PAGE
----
Having been owned by any number of automakers and industrialists, Aston Martin Lagonda is once more getting a new lease of life.
The crisis-prone automaker barely skirted bankrupt for the eighth time last year, thanks to a cash infusion by Canadian billionaire Lawrence Stroll and an increase in Daimler AG’s equity stake to 20%, up from 2.6 percent.
This was followed by the August arrival of the firm’s newest CEO, Tobias Moers, the former chief executive officer of Mercedes-AMG.
A new chief executive and new goals
Moers came to Aston Martin Lagonda after more than 25 years at Daimler AG, most recently as Chairman of the Management Board, Chief Executive Officer, and Chief Technical Officer of Mercedes-AMG. During his tenure, Mercedes-AMG more than doubled its product portfolio and quadrupled the number of AMG units sold as part of a financially successful brand management strategy.
The move comes as Stroll, now Aston Martin Lagonda Executive Chairman, is looking to attain annual sales of 10,000 units, and achieve earnings of 500 million pounds, or $704.6 million, on annual revenues of 2 billion pounds, or $2.8 billion, by 2025. For now, merely securing a profit would be notable.
Aston Martin posted a first-quarter loss of 42.2 million pounds, or $59 million; that’s down from the 110-million-pound loss, or $153 million, from the same period last year. But revenue increased to 244 million pounds, or $340 million, a 153% increase year-over-year.
The improving financial picture comes as Moers puts his plans into action by selling excess inventory, simplifying production, revising its product strategy, and entering into a technology agreement with Mercedes-AMG, which already supplies engines to Aston Martin, a point of contention with some brand enthusiasts, even though Aston Martin hasn’t designed and built its own engines from scratch since the 1960s.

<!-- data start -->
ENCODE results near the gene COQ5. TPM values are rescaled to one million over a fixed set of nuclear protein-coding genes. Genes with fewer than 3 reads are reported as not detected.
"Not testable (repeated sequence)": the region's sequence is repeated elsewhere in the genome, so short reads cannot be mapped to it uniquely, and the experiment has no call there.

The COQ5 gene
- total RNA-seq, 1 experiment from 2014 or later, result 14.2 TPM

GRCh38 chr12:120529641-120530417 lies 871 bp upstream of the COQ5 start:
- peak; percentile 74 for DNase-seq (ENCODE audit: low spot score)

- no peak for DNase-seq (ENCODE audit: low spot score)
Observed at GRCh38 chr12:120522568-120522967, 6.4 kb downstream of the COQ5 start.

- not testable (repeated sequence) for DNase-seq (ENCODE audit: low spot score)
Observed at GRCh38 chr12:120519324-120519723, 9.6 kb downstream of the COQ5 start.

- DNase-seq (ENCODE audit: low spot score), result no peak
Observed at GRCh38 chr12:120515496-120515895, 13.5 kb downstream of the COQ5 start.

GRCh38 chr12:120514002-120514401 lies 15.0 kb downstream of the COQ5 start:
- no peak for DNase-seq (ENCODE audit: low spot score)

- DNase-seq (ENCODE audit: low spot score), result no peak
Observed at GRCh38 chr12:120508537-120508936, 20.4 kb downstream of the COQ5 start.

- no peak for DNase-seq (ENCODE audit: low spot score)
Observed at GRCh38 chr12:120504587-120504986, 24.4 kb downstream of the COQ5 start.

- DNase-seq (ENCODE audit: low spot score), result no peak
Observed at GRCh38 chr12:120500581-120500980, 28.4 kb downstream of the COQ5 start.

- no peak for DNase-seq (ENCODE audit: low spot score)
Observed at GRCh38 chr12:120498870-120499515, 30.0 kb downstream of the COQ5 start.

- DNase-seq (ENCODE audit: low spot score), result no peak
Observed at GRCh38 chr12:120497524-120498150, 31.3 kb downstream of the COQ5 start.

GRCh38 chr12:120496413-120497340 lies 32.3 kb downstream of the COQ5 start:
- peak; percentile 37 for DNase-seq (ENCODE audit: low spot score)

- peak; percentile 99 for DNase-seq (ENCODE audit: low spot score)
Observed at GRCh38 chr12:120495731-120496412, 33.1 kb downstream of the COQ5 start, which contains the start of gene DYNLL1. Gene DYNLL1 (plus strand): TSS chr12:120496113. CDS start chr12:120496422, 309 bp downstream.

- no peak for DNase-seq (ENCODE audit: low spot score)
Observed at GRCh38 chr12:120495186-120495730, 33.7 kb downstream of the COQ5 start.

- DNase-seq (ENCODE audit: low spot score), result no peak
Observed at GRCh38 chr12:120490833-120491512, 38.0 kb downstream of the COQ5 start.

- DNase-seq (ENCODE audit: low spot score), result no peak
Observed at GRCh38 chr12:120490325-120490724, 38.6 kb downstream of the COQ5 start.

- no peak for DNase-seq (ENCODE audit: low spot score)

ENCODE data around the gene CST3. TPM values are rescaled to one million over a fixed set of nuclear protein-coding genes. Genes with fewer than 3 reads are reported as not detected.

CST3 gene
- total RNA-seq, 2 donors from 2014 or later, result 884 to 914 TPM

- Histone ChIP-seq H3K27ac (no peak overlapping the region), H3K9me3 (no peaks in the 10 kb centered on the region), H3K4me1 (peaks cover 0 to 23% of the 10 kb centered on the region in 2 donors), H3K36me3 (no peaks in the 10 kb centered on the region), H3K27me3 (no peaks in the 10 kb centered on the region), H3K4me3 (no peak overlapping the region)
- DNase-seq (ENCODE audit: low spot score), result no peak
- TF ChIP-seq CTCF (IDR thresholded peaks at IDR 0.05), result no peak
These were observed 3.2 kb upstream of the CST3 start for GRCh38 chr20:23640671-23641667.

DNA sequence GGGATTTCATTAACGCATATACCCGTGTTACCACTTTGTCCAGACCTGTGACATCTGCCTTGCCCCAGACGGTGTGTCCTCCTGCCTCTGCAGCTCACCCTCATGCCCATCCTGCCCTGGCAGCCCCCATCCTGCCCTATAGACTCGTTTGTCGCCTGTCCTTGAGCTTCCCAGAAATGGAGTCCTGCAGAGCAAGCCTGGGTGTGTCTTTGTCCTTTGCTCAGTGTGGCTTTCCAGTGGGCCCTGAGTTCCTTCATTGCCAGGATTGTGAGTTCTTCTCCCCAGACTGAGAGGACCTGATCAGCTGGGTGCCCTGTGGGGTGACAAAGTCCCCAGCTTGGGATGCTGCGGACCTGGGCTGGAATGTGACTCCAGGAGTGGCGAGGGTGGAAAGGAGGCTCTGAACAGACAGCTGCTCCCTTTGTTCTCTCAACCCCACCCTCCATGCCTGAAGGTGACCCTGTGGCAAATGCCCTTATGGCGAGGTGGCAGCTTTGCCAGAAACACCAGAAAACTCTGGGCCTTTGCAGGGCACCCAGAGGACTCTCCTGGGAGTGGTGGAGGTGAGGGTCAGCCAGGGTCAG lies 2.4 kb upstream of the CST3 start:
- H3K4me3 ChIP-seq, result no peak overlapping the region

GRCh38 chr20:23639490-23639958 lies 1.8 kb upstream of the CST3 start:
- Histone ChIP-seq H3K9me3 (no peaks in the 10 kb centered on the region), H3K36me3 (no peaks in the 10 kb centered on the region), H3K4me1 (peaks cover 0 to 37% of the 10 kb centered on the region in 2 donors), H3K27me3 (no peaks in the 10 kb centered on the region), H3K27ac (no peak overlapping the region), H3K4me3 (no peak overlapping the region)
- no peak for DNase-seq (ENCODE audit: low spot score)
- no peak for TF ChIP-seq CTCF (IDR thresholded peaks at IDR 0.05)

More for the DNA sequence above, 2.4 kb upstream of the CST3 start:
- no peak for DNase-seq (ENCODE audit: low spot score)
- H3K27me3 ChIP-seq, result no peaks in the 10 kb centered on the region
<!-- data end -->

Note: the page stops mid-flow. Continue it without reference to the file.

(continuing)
“It is our obligation to fix the business and the company to get on a much more efficient level to produce and manufacture cars,” Moers said, during a recent interview with TheDetroitBureau.com from the company’s Gaydon, Warwickshire headquarters.
“A company like us, you cannot run your own electrical architecture, it’s impossible. You’re not going to be able to be pay the bill for that. A Vantage could give a good margin, but we have to fix the business around us.”
Moers is looking for the company’s production to be driven by demand, rather than wholesale supplying dealers with cars. “We started into the year close to 3,000 cars in stock,” Moers said, “and this is not good.”
This explains why Moers will be keeping its two production facilities, in Gaydon, England and Saint Athan, Wales, but closing Gaydon’s paint shop. Saint Athan’s shop is new and can handle 10,000 units a year — more than enough to accommodate the 4,000 vehicles a year Moers sees as the brand’s natural demand.
Beyond what’s on the ground, Moers is streamlining future products by cancelling the hybrid V-6 planned for the Valhalla mid-engine supercar, and replacing it with a Mercedes-AMG hybrid electrified powertrain that will produce 1,000 horsepower.
The Valkyrie, powered by a Cosworth-built V-12, is expected later this year, along with a mild hybrid version of the DBX, followed next year by a high-performance variant. And look for the Vantage, DB11 and DBS to receive mid-cycle facelifts. Further out, the company is planning to produce a fully electric Aston Martin, as well as vehicles based on the DBX platform.
“It is not a challenge to bring all these products to life, that’s not the challenge,” Moers said. “But rebuild the brand and get a clear definition of what Aston Martin stands for? That’s one of the challenges, but we have a clear plan to do that.”
The new CEO said that the company’s IPO amidst crumbling finances caused consumers to doubt the firm’s continued existence, which is now assured, he said.
“The ultimate goal for us is turning Aston Martin into a self-sufficient company, a self-maintaining company. You can see the strength of the brand. Everybody knows what Aston Martin is; but what does Aston Martin stand for? For sure we could be Ferrari competitors, but I don’t want to talk about being a competitor. We have to define our own path.”
However, that path doesn’t include a takeover by Daimler.
“There is no hidden agenda. I’m not here because they’re going to the buy whole company; that’s not the reason I’m here,” Moers said. “There are some cars out there which we count as a true competitor; their life is a bit too easy at the moment.”
Look for that to change.